That was probably our busiest scene, which makes sense given that everything has to branch off the first scene. We had clues that Jere just handed to the appropriate person; we had clues that were easy to get once we roleplayed looking in an appropriate place; we had point spends prompted by Jere; and we had self-prompted point spends. I’d been concerned that the system would just dump clues on us automatically as we entered scenes, but it’s clearly way more flexible than that.

A strict reading of the rules might mean you didn’t have the clues available with appropriate roleplay, but I think that’d be too limiting. The sample scenario includes that sort of thing. I don’t think you’re blocking investigation by expecting PCs to, say, look inside a closet or open up computer files. The blockage would be if we’d had to make Computer Skill rolls once we decided to look at the computer.

That middle range of clue gathering also prevents any sense of railroading. Clearly our choices did matter, even if they were relatively easy choices. By waiting for us to seek out clues, we were firmly situated as protagonists rather than onlookers. Leaving some point spends for us to request further cemented that.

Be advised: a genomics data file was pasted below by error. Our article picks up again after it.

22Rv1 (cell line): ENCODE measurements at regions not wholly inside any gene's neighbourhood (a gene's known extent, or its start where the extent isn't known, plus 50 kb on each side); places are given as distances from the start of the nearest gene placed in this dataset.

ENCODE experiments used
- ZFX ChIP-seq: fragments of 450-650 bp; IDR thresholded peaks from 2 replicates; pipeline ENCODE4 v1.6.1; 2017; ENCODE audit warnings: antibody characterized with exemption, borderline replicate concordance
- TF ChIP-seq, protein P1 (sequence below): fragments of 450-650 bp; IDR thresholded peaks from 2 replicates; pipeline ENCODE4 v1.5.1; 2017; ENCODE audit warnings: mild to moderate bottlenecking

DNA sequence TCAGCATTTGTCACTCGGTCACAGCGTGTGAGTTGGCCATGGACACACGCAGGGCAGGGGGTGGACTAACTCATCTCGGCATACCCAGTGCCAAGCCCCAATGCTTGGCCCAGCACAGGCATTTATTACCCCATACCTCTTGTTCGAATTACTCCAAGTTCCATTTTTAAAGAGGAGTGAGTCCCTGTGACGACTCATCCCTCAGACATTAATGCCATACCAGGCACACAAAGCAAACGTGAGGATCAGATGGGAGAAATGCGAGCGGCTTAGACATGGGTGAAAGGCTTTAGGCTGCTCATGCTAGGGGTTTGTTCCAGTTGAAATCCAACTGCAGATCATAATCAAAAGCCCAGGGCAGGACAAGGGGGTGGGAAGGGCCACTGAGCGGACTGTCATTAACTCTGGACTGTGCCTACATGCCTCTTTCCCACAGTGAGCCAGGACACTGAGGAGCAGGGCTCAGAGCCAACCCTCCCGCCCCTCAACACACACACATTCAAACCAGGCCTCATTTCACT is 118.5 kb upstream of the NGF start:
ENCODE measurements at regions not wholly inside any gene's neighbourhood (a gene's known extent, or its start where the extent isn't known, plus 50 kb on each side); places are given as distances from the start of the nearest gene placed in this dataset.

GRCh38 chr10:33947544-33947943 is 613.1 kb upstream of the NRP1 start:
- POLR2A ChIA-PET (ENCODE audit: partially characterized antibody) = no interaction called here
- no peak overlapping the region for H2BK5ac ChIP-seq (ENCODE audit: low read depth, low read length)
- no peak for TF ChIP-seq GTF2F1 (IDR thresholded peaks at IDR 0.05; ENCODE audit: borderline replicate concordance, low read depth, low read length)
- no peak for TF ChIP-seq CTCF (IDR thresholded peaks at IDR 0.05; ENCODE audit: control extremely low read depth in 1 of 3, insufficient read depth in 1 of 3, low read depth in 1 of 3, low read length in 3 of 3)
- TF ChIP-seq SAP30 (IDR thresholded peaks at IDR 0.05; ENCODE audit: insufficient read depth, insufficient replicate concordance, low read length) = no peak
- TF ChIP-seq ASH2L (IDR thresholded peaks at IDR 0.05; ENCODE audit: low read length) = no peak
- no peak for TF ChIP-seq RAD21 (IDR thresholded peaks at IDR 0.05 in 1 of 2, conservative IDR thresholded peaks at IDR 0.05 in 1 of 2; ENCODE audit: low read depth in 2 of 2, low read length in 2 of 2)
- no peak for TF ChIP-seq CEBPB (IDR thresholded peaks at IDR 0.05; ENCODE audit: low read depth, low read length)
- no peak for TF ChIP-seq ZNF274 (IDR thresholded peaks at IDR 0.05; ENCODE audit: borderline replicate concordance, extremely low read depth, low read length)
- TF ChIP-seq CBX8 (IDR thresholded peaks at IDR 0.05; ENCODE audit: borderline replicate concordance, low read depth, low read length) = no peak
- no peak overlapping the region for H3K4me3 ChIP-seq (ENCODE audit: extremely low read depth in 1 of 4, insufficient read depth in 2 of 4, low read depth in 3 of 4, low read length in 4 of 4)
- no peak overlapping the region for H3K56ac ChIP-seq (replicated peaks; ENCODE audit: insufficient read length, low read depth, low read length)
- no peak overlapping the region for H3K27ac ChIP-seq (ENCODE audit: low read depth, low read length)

At the same time, I never felt like we were having communication failures. As Jeff noted the other night, one peril of an investigatory game is that the GM and the players will differ on what’s important, and one or the other will get frustrated. In our play, the GM’s take on important clues was very much up front. It was not at all difficult to understand what Jere felt was important, because the important stuff was all clues, and he was free to say “you notice this, this, and this.”

I found this to be tremendously liberating from the immersive roleplay point of view. Transparent mechanics, n’est pas? But more on that if/when I write again.